WAITING is the easiest yet one of the hardest things to do. It is easy because one does not need to do anything other than sit down, lie down, converse with a willing talker, walk to and fro and check the wall clock from time to time. But doing nothing is the part that makes it the toughest. Evacuees displaced by the Taal Volcano eruption is experiencing the difficult side of waiting right now.
Philippine Institute of Volcanology and Seismology (Phivolcs) reiterates the possibility of Taal’s phreatomagmatic eruptions, an eruption resulting from the interaction of new magma or lava with water and can be very explosive, despite the downward trend in the volcanic activity. Ordinary people like me may call it “a full blast eruption.” We pray that this won’t happen because it is more devastating. So the alert level remains at four and people are still strongly discouraged to go back home. Lockdown is still implemented in some affected areas though some displaced citizens are forcing their way back. The rest of the evacuees cannot do anything but to endure the tormenting characteristics of waiting. Phivolcs’ Volcano Monitoring and Eruption Prediction Division Chief Mariton Bornas said “they will be the first one to say if it’s safe to go back.” The question echoing in the evacuation centers is a resounding when?
Waiting is difficult because of its ‘stressful’ nature. First, time is wasted. Since time is wasted, productivity is lessened. One just sits there and watch the watch tick tock. They can do things but they’re limited. Other time conscious individuals find things to do just to reduce the time being wasted. Self-help books advise people under these circumstances to do something such as reading, listening to inspirational talks and other similar productive deeds. Yet even ding these activities do not satisfy a person waiting because they have never planned of doing them. The focus is not there. The thought is somewhere far.
Second characteristic of waiting is the lack or absence of definite time of the waiting period. Sometimes, waiting takes a couple of minutes or hours, days or weeks, and even months or years. The statement of Phivolcs’ Baron on them who can only say when to go back makes it more distressing for the evacuees.
Third, since there is no timetable, the act of waiting prevents those who wait the ability set up fixed plans. The evacuees do not have the privilege to do long term plans because they do not have control of the situation. Right now, they can only rely and depend. Fourth, the minds of those who wait can never settle down. There is no peace of mind. They do lots and lots of thinking, imagining, and wishing. So the stress comes in, the worries pour in, and the future continues to remain bleak.
Waiting has also its stages. The stage of the evacuees due to volcanic eruption is not an ordinary type of waiting. This is not the kind of waiting where a friend is waiting for another friend after the agreed time of meeting has lapsed. Or a boyfriend waiting for his darling to appear in the distance. Or the type of waiting where participants of a seminar or training wait for the speaker to arrive. This is waiting that requires days and weeks to pass under a challenging condition. In one the eruptions of Mt. Hibok Hibok, a citizen said they stayed in the evacuation center for two years. We hope this will not be the case now. The displaced have to wake up every day with the hope that the next day they wake up, there is the announcement that they can leave. But until that day, they cannot do otherwise but endure the agony of waiting.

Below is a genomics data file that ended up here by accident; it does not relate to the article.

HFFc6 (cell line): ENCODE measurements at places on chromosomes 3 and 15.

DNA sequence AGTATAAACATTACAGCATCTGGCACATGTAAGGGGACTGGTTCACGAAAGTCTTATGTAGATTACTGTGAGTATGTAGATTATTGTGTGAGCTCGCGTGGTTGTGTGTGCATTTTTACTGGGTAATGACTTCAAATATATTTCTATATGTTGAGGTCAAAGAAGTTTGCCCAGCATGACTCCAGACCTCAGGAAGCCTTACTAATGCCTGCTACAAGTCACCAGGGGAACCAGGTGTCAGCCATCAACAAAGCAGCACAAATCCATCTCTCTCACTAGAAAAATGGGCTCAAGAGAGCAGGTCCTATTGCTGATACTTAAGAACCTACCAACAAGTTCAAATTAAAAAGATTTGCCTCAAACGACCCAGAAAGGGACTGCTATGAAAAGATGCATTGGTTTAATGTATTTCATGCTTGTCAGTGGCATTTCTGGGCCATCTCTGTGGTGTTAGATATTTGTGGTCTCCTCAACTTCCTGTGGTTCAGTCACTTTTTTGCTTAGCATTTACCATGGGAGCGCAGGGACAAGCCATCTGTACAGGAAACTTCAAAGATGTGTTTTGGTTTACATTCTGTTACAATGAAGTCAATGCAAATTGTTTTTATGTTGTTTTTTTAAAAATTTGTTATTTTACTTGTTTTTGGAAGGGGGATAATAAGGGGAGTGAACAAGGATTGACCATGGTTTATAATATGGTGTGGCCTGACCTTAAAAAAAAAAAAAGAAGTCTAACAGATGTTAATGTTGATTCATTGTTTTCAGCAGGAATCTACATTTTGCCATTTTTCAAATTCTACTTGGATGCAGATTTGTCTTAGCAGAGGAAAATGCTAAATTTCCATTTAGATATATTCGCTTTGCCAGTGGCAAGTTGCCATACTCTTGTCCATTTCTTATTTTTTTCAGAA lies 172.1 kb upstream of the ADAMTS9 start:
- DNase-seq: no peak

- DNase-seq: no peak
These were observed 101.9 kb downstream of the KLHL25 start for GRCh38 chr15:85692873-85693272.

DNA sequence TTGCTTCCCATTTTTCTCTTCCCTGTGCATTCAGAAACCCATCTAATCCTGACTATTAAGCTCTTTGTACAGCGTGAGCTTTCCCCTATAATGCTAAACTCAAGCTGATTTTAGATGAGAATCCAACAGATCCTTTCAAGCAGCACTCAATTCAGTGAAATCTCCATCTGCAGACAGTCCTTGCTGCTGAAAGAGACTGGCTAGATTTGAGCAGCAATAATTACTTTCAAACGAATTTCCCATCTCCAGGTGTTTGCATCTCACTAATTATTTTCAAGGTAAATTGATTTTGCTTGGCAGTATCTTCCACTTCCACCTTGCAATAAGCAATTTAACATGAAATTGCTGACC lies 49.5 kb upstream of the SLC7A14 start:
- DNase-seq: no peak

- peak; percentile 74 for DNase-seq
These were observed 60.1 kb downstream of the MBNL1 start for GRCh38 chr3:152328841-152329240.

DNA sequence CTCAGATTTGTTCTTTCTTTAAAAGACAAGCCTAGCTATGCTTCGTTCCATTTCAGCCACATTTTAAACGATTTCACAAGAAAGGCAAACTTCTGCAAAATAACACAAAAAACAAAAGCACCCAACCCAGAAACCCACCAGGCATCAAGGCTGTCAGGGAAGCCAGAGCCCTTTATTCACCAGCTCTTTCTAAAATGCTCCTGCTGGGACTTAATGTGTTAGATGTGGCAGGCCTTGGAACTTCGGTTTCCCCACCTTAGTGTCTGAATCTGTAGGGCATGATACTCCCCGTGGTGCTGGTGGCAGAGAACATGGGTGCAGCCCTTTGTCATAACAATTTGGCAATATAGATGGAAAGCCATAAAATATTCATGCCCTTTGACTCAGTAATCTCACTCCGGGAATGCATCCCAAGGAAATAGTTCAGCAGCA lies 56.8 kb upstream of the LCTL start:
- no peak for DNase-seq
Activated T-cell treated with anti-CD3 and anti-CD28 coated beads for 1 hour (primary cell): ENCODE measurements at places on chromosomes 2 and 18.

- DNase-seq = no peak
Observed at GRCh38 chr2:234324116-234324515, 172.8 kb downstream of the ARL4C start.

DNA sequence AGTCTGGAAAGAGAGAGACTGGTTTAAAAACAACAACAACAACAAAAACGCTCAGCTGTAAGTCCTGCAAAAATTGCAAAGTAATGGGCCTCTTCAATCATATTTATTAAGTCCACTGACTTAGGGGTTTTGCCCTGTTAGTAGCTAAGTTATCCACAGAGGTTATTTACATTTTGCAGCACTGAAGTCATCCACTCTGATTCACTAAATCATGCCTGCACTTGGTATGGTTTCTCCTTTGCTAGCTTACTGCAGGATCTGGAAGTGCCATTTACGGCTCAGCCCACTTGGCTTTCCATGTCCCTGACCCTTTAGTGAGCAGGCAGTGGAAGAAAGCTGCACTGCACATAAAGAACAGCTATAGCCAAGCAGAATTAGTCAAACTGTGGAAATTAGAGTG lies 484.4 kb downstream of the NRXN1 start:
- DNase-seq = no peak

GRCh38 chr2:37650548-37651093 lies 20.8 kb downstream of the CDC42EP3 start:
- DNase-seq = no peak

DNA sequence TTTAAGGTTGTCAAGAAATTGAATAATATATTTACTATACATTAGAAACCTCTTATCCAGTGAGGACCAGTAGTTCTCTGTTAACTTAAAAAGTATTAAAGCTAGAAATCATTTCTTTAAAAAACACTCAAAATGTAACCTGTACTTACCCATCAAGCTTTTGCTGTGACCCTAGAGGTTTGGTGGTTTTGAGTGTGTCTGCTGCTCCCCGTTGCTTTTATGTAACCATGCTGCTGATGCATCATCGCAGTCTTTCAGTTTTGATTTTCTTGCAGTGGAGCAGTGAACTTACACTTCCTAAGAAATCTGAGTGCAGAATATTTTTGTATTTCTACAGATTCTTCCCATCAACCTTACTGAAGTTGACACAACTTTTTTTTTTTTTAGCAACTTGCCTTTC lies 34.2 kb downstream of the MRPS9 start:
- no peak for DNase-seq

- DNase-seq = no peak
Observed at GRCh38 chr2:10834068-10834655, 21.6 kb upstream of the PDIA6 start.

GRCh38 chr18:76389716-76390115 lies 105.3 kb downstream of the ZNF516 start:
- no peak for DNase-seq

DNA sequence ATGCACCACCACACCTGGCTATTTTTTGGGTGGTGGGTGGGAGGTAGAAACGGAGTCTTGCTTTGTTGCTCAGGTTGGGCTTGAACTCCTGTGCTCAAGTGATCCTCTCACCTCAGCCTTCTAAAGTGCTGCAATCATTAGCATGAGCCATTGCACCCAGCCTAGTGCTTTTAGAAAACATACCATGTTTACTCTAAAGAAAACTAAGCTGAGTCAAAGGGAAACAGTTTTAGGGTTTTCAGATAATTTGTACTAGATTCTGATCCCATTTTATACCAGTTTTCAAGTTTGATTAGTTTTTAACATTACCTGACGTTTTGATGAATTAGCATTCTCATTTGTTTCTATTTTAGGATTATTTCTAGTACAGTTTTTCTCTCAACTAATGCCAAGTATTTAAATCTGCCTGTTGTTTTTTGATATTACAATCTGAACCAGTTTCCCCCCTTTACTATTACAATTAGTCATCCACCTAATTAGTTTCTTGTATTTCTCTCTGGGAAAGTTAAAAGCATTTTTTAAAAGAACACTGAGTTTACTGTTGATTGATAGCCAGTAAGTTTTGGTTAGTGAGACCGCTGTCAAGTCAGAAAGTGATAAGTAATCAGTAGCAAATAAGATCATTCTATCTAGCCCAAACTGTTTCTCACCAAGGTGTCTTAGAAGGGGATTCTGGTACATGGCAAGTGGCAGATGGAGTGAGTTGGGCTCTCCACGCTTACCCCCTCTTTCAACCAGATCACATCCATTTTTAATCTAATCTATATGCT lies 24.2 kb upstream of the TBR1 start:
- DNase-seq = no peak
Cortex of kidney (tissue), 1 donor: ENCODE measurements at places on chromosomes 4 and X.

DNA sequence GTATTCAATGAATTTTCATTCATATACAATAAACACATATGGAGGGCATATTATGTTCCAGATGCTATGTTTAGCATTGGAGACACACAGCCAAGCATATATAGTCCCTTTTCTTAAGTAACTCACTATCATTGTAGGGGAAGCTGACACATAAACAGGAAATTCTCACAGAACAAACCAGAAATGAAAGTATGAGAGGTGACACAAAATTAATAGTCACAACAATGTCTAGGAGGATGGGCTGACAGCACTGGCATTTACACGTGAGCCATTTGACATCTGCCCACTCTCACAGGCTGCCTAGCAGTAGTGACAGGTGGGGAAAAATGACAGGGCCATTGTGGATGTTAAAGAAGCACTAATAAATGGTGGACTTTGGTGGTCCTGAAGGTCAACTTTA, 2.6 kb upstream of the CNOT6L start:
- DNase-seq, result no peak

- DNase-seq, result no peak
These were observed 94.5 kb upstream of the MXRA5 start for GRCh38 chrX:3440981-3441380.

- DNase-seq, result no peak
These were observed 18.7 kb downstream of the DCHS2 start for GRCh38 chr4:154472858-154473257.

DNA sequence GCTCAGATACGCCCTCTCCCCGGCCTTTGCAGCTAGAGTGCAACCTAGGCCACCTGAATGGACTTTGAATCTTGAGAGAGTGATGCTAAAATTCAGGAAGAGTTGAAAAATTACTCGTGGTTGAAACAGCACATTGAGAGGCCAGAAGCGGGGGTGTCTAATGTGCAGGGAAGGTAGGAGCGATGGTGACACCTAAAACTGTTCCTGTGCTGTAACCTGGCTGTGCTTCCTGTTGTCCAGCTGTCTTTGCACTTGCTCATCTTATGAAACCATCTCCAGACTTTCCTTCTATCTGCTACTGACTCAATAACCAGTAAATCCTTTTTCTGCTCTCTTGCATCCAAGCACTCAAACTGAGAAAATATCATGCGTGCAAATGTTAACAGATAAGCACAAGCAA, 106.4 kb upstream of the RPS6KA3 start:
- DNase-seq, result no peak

One thing that makes the waiting for the evacuees difficult is the thing that they cannot see sufficient reasons to wait. Talisay town Vice Mayor Charlie Natanauan has expressed the sentiments of many evacuees. Taal Volcano, for him, is no longer erupting. The ashes and smokes are slowly disappearing. The volcanic earthquakes are subsiding. These signs only tell one thing for him—the wait is over and it is time to go home. A person who does not see the sense of waiting because all systems indicate that there is no reason to wait makes them displeased and angry. Surely, he does not like Phivolcs now because it makes them wait for a day, that for him, it has already come.
The plight of the displaced is more than the challenges of survival and decency of life, it is the agony of waiting for that lucky and blessed day when the government could say that they can go back. The evacuees want to go back to their normal life where they have most control of it. I hope we can help them seek the virtue of patience because they need most of it now. Phivolcs has its scientific reasons why they do not allow the evacuees to return home. The long line of trucks in major roads in the country delivering relief goods, due to the strong support of fellow Filipinos all over the country, in the evacuation centers certainly lengthens the patience of the displaced. But for how long can the evacuees endure?